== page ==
His research focuses on identifying novel mechanisms of mutation. He is particularly interested in elucidating cellular processes that generate mutations in non-replicating cells. These processes are important in evolution and apply to the acquisition of antibiotic resistance in human pathogens and to the formation of tumors in differentiated tissue.

Jeff Angermann

Our group studies the toxicological effects of acute and chronic arsenic exposure at multiple levels of organization, with a primary focus on cardiovascular and metabolic perturbations. We are conducting a ongoing study in rural Bangladesh, where endemic arsenic exposure via tube well water consumption is consistently high. Our initial research trip (December 2013 – January 2014) focused on identification of susceptible populations in the Shariatpur district of Southern central Bangladesh, involving collection of tube well water, biological samples, assessment of clinical signs of arsenicosis, and administration of health effects surveys. Future visits will expand the study, with refined clinical assessments and survey subclinical cardiovascular and metabolic biomarkers of arsenic exposure.

Nora Caberoy

Dr. Nora Caberoy’s research is on eye diseases. Specifically, she studies the retina (the thin, multi-layer, light-sensitive tissue that is found all the way at the back of the eye) and the role of retinal pigment epithelium phagocytosis in photoreceptor death that leads to retinal dysfunction and then blindness. By identifying factors and pathways associated with damage of the retina, she hopes to be able to develop ways to prevent or treat blindness.

In parallel with Caberoy’s work in the eye, she also identifies and characterizes factors that contribute to the development of obesity with the hope of developing therapeutic strategies to prevent or treat obesity. She explores the physiological and pathological roles of tubby protein in the development of obesity.

Jefferson Kinney

Dr. Jeff Kinney’s research area is behavioral neuroscience with an emphasis in two general areas; the neurobiology of learning & memory and the biological basis of several neurological/psychological disorders. Research projects in Dr. Kinney’s laboratory focus on the cellular, molecular, and genetic mechanisms involved in various types of associative/spatial learning with particular emphasis on glutamate, GABA, and a few neuropeptides. Additional research projects focus on animal models of schizophrenia, Alzheimer’s disease, and mood disorders. The investigation of these disorders incorporates transgenic models and identifying potential therapeutic targets. The laboratory utilizes psychopharmacological, behavioral genetic, and molecular biology techniques to address experimental questions. Dr. Kinney is open to working with graduate students on other related topics in behavioral neuroscience.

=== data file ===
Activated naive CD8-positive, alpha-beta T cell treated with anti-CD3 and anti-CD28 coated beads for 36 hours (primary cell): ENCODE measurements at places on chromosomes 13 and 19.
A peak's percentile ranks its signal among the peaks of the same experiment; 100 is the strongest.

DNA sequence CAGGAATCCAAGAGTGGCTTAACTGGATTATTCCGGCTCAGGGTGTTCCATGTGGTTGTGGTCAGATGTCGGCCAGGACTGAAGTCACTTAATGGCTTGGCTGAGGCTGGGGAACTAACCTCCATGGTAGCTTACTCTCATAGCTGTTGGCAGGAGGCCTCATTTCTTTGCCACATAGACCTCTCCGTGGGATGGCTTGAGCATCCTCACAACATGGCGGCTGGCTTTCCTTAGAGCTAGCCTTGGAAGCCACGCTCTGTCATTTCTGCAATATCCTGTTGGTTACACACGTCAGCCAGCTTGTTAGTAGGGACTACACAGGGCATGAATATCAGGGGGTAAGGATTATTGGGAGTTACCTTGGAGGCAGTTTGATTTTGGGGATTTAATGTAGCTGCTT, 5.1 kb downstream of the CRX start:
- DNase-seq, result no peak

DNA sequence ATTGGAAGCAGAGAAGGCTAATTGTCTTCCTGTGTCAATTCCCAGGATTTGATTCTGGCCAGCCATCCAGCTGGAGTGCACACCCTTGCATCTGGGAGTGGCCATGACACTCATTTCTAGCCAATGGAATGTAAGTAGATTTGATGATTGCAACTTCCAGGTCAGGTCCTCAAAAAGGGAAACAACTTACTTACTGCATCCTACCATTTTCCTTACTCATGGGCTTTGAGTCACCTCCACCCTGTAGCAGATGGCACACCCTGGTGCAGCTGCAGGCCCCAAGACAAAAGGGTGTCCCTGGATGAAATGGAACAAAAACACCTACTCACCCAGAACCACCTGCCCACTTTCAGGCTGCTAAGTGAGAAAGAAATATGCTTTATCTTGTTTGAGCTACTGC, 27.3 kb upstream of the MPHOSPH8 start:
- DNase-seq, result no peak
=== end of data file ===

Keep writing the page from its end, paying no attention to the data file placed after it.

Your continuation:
Grant Matick

To build a brain, the embryo must produce a spatially organized array of a vast number of neurons, then interconnect them. Our research group uses genetic and molecular approaches in mouse and chick embryos to investigate the functions of specific genes in brain development. This research has implications for the molecular therapy of neurological disease and injury, and is funded by the National Institutes of Health.

Our current research is on the migration of neurons and their axons through the developing brain. We investigate how molecular signals guide axons to migrate precisely long distances on longitudinal pathways, how cranial nerves grow out to connect to muscles, and also how neuron cell bodies settle in specific positions. Our studies focus on a system of signals, the Slit/Robo repellents and the Netrin attractants, to understand the mechanisms by which opposing signals are integrated by neurons.

Ernesto Abel-Santos

Dr. Abel-Santos is interested in research that combines the areas of organic chemistry, biochemistry and microbiology. The Abel-Santos laboratory is currently applying enzymology approaches to the process of Bacillus spore germination. Due to its potential as a bioterrorism weapon, new methods to control B. anthracis (a.k.a ANTHRAX) infections are needed. B. anthracis spores are resistant to most type of antiseptic and antibiotic treatments. Although anthrax spores are resilient, they have to “taste” their environment to determine when conditions are right to germinate (e.g. your lungs) Using the information gathered from the kinetic models, we have developed nucleoside inhibitors against anthrax spore germination. These compounds have proven to be effective in protecting macrophage form anthrax-mediated killing.